Abstract 16547: Thrombin-Thrombomodulin Fusion Proteins as New Anticoagulants
Introduction: Thrombin is a trypsin-like protease that plays opposing functional roles in blood coagulation due to the interaction with numerous macromolecular substrates, receptors and inhibitors. The specific binding of fibrinogen and PAR-1 to the exosite-1 leads to the conversion of fibrinogen to fibrin, platelet activation and clot formation. Binding of the cofactor thrombomodulin to the same exosite-1 hinders docking of the procoagulant substrates and accelerates the activation of protein C by 1500-fold thereby enabling the most powerful enzymatic anticoagulant system that exists in vivo. Down-regulation and washout of thrombomodulin from the endothelium have been documented in pathological conditions such as atherosclerotic lesions, sepsis and disseminated intravascular coagulation leading to impaired activation of protein C and thrombosis.
Hypothesis: A solution to this problem would be the administration of a thrombomodulin-independent protein C activator.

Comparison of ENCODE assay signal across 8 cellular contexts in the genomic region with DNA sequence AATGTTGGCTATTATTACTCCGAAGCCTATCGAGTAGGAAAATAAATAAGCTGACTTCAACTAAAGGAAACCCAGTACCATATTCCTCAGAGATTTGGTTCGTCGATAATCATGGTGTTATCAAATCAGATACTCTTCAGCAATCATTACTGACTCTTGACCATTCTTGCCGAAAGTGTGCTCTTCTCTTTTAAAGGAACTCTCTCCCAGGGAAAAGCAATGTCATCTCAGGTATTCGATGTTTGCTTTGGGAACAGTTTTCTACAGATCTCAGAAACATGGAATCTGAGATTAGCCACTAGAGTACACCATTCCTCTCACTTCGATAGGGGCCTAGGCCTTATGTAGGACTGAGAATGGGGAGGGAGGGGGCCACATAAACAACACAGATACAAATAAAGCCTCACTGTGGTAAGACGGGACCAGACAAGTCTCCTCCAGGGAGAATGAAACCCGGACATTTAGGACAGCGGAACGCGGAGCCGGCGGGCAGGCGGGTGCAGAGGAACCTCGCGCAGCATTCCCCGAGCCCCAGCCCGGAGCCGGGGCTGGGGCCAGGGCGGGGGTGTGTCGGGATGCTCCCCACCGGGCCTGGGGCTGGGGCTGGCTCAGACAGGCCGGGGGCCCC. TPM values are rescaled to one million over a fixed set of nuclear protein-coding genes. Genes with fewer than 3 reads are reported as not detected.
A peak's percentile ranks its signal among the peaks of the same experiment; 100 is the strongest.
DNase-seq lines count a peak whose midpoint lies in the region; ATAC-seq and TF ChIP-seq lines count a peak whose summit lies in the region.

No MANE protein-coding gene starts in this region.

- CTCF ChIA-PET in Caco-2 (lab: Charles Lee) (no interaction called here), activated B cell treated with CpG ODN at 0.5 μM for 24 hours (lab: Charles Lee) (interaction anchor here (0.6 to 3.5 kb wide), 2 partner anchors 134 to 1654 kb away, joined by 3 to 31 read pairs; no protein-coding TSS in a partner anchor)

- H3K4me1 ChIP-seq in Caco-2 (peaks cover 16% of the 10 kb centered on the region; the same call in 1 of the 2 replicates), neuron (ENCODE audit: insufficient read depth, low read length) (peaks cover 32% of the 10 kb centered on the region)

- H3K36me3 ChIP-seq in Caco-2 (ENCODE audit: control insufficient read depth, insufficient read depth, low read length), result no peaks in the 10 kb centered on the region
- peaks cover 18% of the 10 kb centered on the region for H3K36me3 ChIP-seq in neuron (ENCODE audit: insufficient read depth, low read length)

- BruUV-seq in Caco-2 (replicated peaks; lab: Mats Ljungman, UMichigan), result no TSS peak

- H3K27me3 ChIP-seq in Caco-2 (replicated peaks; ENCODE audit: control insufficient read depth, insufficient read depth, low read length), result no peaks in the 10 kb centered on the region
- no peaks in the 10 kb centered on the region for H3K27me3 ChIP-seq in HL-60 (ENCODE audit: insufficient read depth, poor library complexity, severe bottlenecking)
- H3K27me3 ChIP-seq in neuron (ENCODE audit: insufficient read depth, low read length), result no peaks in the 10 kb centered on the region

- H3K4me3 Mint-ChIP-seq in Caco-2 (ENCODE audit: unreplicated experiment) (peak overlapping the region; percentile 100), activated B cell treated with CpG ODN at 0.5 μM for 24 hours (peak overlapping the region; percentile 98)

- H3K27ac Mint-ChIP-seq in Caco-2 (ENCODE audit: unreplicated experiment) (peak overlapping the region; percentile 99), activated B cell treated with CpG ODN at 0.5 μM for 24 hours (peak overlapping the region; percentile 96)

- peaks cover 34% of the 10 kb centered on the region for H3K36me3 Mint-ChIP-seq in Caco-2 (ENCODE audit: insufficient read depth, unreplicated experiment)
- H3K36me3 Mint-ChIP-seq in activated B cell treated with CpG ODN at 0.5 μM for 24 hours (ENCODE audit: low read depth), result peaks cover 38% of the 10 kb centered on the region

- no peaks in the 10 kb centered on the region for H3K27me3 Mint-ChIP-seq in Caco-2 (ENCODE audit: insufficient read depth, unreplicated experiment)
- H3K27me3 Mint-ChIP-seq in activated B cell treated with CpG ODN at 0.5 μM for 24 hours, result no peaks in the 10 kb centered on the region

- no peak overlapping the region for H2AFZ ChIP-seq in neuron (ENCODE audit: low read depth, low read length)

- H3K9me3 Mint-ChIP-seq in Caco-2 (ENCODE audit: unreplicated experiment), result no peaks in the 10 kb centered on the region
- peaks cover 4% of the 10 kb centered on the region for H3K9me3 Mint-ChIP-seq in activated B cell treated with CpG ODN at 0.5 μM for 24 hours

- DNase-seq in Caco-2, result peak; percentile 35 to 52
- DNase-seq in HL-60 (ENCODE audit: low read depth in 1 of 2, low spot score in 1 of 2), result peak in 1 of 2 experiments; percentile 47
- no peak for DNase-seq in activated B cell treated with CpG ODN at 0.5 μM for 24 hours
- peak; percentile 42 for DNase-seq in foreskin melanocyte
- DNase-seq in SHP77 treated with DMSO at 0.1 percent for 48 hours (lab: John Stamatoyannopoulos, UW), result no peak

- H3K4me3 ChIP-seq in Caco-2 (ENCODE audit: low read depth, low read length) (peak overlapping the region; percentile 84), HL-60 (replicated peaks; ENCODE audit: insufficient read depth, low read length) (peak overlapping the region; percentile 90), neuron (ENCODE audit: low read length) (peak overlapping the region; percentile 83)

Results: In this study we report the design, expression and functional characterization of a new family of fusion proteins that specifically activate protein C without the need of endogenous thrombomodulin. In our molecules, the enzyme thrombin is genetically fused via artificial linkers to the soluble extracellular portion of the cofactor thrombomodulin. A total of 6 fusion proteins were expressed in mammalian cells at high yield and high purify. As expected, their anticoagulant profile varies with the length of the artificial linker. An optimal anticoagulant activity is achieved with a linker composed of 31 and 41 amino acids. Specifically, the activity of the L31 and L41 fusion proteins towards procoagulant substrates such as fibrinogen and PAR-1 was reduced >100-fold while protein C activation was minimally affected (2-fold) compared to the endogenous complex.
Conclusions: Similar values of specificity for protein C activation constitute evidence of productive docking between the subunits of thrombin and thrombomodulin in vitro. However, the partial blockade of the procoagulant substrate suggests that further optimization of length, composition and localization of the linker and/or of the protein partners is necessary to achieve an exquisite anticoagulant profile.
Author Disclosures: N. Pozzi: Research Grant; Significant; AHA Award Number: 15SDG25550094. Ownership Interest; Significant; Hemadvance, LLC. S. Barranco-Medina: Ownership Interest; Significant; Hemadvance, LLC. E. Di Cera: Research Grant; Significant; NIH Research Grants HL049413, HL073813 and HL112303. Consultant/Advisory Board; Significant; Verseon Corporation.
- © 2016 by American Heart Association, Inc.